Is Orphan an Anti-Adoption Screed?
Orphan opens today. You know the one. Yuppie parents, devastated by a miscarriage, adopt a young, faux-sweet little girl who immediately begins to plot their demise. (“I don’t think Mommy likes me very much,” she coos in the trailer.) Since there are no other major horror movies on the market, it seems poised to sell its share of tickets this weekend.
The movie falls into that most persistent canon of horror, the Bad Seed nightmare. There are a lot of them—The Omen, The Good Son, The Unborn. The idea of children with a hunger for torment may be sick, but the demonic little kid has become the cliché of clichés in this genre, interchangeable with a masked guy wielding a knife.
Orphan, though, has struck a particular nerve. Because the little girl at its heart is adopted, specifically at an older age, some adoption advocates have decried the movie as a promotion of the idea that there’s something wrong with older orphans, that they’re somehow tainted. The most prominent of these pieces, in The Daily Beast, dips into the history of Romanian dictatorship and American adoption to offer a series of strident attacks against the movie, damning it as “lazy, irresponsible, and cruel.”
Guess what else, though? The writer of the piece, Melissa Fay Greene, makes it clear she has not seen the movie. Sigh. She also refers to the movie’s marketing as a “PR campaign,” which borders on self-parody. She thinks the ads trade in a currency of stereotypes, but come on. Watch the trailer embedded below. Does this girl strike you as someone who serves as a stand-in for adopted kids in general?
Other than ignoring the crucial distinction between a movie and its marketing team, Greene, like other protesters of movies like this, seems to be under the extraordinary impression that horror movies promote a bottom-line allegory, some vague moral imperative. This is misguided. Horror premises are intended to be superlative; to take such a setup on its face is to devalue the very thing it’s designed to do. It expressly targets latent social tensions and charges at them without regard, the idea being that movie audiences respond to blunt, seedy provocation. Which, frankly, they do. With few exceptions (Jaws comes to mind), horror movies do not create or enforce prejudices; they play with them, and it's oftentimes to subversive effect.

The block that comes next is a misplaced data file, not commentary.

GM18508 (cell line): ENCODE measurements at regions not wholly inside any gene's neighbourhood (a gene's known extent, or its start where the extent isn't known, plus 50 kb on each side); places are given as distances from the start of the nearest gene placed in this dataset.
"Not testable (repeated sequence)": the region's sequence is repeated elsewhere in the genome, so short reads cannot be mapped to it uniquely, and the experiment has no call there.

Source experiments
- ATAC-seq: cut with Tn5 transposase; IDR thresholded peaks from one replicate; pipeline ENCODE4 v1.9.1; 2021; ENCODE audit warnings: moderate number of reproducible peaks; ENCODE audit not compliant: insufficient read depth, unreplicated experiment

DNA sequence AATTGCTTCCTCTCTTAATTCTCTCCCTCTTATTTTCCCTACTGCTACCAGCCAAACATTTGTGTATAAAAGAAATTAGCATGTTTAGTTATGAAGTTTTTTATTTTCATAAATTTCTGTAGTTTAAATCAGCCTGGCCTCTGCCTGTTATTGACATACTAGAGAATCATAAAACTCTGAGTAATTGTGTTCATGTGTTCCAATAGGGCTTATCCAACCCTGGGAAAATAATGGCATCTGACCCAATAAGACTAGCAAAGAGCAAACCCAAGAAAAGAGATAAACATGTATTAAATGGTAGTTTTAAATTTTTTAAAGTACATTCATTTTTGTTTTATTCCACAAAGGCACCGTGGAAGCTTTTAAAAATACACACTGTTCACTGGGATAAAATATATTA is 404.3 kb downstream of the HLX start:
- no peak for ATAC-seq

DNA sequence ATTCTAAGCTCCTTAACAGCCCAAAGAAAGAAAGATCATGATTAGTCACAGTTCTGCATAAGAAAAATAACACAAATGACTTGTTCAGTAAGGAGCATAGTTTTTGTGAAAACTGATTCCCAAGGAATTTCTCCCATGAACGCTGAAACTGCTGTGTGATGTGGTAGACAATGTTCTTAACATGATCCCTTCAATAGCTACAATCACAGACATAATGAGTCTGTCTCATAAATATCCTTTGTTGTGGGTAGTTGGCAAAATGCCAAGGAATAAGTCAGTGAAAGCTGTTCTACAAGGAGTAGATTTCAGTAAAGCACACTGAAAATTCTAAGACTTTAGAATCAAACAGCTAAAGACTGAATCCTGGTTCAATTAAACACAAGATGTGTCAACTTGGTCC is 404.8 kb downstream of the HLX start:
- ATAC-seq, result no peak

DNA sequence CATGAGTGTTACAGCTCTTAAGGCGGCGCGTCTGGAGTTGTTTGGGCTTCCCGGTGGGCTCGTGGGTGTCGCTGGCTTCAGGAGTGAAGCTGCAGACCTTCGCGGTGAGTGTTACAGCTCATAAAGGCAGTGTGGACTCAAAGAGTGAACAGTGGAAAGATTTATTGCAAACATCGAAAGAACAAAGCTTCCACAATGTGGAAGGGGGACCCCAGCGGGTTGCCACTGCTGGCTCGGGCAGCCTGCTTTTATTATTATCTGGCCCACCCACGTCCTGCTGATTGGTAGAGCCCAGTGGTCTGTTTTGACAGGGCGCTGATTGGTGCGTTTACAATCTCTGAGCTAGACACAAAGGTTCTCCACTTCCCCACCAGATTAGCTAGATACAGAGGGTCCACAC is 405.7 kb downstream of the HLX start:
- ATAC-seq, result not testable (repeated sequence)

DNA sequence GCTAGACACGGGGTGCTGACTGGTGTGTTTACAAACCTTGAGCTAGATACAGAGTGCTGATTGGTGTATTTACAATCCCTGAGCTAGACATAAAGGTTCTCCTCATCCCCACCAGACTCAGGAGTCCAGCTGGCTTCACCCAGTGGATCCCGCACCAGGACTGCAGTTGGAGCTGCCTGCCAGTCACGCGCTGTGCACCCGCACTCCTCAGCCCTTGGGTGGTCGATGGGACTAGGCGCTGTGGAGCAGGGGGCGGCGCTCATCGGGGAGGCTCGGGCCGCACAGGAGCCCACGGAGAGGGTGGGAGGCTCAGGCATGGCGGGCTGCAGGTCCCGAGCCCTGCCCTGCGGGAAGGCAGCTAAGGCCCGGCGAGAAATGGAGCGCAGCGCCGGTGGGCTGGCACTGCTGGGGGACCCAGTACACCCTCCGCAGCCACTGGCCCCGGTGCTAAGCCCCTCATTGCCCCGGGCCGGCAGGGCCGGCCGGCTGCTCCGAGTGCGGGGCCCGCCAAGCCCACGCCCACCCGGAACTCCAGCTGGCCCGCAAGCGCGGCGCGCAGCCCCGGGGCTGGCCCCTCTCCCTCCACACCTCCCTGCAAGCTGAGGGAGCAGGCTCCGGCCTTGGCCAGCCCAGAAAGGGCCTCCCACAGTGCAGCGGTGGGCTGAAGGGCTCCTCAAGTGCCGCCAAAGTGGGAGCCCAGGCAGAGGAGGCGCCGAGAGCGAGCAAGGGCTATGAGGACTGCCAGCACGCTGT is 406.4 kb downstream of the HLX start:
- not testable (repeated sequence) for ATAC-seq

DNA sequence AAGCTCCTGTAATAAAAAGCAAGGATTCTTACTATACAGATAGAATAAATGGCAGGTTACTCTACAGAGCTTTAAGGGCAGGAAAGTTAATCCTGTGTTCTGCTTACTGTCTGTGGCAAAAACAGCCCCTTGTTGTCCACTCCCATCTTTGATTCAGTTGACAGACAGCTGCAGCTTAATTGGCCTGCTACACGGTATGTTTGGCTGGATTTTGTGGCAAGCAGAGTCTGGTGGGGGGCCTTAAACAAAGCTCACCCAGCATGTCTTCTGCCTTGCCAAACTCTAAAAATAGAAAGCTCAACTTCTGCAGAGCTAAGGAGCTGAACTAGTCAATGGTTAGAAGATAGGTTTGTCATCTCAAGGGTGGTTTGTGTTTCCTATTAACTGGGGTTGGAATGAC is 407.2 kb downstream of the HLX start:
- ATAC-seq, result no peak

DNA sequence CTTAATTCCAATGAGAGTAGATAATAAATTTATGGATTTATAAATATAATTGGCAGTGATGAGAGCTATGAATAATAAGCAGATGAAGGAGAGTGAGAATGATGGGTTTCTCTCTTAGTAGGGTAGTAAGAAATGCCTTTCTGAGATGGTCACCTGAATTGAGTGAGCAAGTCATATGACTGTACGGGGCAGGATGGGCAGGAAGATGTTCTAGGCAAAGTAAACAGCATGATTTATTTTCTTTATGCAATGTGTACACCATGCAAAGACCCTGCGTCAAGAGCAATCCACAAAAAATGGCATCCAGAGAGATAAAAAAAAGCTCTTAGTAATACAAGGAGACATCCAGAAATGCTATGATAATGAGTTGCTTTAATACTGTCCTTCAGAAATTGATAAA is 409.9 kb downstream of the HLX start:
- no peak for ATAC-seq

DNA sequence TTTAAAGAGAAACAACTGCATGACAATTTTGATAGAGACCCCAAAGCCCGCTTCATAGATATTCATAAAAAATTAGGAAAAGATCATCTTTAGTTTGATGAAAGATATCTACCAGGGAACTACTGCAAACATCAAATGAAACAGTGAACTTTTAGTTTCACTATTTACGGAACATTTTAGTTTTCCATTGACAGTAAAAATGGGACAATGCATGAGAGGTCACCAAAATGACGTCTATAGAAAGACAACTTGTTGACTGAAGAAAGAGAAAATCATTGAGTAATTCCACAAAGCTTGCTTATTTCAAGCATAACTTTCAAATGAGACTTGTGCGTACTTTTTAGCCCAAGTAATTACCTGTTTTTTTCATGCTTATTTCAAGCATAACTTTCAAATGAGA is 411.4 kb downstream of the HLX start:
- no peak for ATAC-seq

Think about it. Does The Exorcist throw down for the devil because a priest dies in the end? Does seeing Wrong Turn mean you’ll never drive through West Virginia again? For a more recent example, should every mortgage broker who eschews conscience to bolster her bottom line be dragged to hell?
Well, maybe, actually, but you get the point. As it happens, Orphan has a hysterical 11th-hour plot development that effectively nullifies any protest anyway. But as long as there are movies like this, there will be people who seize on them in service of some broad tirade that inevitably goes further than the movie does. Lazy and irresponsible, indeed.